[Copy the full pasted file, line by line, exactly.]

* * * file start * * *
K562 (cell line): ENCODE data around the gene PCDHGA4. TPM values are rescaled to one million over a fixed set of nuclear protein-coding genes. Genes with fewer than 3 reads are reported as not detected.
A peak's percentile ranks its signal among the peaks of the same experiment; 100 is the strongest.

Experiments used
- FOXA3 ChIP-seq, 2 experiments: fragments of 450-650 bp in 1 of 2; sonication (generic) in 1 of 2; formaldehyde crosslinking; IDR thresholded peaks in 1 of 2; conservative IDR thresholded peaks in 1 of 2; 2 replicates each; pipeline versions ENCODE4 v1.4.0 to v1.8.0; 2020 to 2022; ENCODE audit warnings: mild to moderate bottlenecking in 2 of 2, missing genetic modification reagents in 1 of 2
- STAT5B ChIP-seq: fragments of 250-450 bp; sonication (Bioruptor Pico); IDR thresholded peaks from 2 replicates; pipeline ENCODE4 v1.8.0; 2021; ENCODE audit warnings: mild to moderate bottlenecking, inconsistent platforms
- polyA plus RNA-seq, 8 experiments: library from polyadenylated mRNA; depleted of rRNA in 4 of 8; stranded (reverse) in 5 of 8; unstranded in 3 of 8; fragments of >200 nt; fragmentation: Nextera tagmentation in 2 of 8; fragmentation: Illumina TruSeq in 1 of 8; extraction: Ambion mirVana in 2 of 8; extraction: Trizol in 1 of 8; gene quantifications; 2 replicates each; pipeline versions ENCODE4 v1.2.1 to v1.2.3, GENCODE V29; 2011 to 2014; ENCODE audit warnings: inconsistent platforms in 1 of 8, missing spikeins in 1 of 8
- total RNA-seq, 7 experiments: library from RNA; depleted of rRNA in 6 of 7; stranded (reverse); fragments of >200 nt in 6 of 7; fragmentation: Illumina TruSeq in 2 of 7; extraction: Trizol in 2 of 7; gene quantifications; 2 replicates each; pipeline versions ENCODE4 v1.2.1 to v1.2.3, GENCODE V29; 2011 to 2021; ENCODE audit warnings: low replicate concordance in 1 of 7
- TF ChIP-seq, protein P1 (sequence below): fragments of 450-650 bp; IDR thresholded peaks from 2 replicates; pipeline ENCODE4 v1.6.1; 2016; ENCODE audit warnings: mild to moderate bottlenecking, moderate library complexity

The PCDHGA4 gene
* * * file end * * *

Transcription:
K562 (cell line): ENCODE data around the gene PCDHGA4. TPM values are rescaled to one million over a fixed set of nuclear protein-coding genes. Genes with fewer than 3 reads are reported as not detected.
A peak's percentile ranks its signal among the peaks of the same experiment; 100 is the strongest.

Experiments used
- FOXA3 ChIP-seq, 2 experiments: fragments of 450-650 bp in 1 of 2; sonication (generic) in 1 of 2; formaldehyde crosslinking; IDR thresholded peaks in 1 of 2; conservative IDR thresholded peaks in 1 of 2; 2 replicates each; pipeline versions ENCODE4 v1.4.0 to v1.8.0; 2020 to 2022; ENCODE audit warnings: mild to moderate bottlenecking in 2 of 2, missing genetic modification reagents in 1 of 2
- STAT5B ChIP-seq: fragments of 250-450 bp; sonication (Bioruptor Pico); IDR thresholded peaks from 2 replicates; pipeline ENCODE4 v1.8.0; 2021; ENCODE audit warnings: mild to moderate bottlenecking, inconsistent platforms
- polyA plus RNA-seq, 8 experiments: library from polyadenylated mRNA; depleted of rRNA in 4 of 8; stranded (reverse) in 5 of 8; unstranded in 3 of 8; fragments of >200 nt; fragmentation: Nextera tagmentation in 2 of 8; fragmentation: Illumina TruSeq in 1 of 8; extraction: Ambion mirVana in 2 of 8; extraction: Trizol in 1 of 8; gene quantifications; 2 replicates each; pipeline versions ENCODE4 v1.2.1 to v1.2.3, GENCODE V29; 2011 to 2014; ENCODE audit warnings: inconsistent platforms in 1 of 8, missing spikeins in 1 of 8
- total RNA-seq, 7 experiments: library from RNA; depleted of rRNA in 6 of 7; stranded (reverse); fragments of >200 nt in 6 of 7; fragmentation: Illumina TruSeq in 2 of 7; extraction: Trizol in 2 of 7; gene quantifications; 2 replicates each; pipeline versions ENCODE4 v1.2.1 to v1.2.3, GENCODE V29; 2011 to 2021; ENCODE audit warnings: low replicate concordance in 1 of 7
- TF ChIP-seq, protein P1 (sequence below): fragments of 450-650 bp; IDR thresholded peaks from 2 replicates; pipeline ENCODE4 v1.6.1; 2016; ENCODE audit warnings: mild to moderate bottlenecking, moderate library complexity

The PCDHGA4 gene